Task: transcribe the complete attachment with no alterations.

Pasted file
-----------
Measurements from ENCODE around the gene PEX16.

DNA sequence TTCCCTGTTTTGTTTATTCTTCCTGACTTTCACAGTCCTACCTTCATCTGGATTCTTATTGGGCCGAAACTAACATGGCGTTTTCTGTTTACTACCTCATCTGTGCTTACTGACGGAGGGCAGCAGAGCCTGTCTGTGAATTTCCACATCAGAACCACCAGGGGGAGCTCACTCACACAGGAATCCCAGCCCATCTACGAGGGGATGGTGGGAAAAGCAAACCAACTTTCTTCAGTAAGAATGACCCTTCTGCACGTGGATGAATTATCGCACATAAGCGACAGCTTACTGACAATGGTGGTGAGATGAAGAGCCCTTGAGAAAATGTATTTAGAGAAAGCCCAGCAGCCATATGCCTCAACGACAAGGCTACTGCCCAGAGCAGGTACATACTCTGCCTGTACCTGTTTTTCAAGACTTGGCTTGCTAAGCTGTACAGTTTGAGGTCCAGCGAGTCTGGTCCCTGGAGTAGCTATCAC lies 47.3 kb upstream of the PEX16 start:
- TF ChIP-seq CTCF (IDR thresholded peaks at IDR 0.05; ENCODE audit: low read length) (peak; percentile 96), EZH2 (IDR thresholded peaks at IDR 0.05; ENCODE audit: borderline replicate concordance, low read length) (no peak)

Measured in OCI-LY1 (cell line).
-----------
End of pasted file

Measurements from ENCODE around the gene PEX16.

DNA sequence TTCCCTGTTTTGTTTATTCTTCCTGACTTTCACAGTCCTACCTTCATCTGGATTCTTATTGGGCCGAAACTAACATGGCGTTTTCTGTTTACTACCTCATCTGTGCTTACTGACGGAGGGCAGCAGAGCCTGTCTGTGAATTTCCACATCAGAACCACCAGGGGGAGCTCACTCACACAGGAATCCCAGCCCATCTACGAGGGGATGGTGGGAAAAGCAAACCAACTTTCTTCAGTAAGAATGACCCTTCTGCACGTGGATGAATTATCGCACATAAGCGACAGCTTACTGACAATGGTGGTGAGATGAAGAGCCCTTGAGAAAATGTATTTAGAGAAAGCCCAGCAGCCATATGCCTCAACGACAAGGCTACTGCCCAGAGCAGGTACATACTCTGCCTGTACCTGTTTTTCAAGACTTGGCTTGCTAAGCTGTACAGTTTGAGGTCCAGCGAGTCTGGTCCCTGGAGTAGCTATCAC lies 47.3 kb upstream of the PEX16 start:
- TF ChIP-seq CTCF (IDR thresholded peaks at IDR 0.05; ENCODE audit: low read length) (peak; percentile 96), EZH2 (IDR thresholded peaks at IDR 0.05; ENCODE audit: borderline replicate concordance, low read length) (no peak)

Measured in OCI-LY1 (cell line).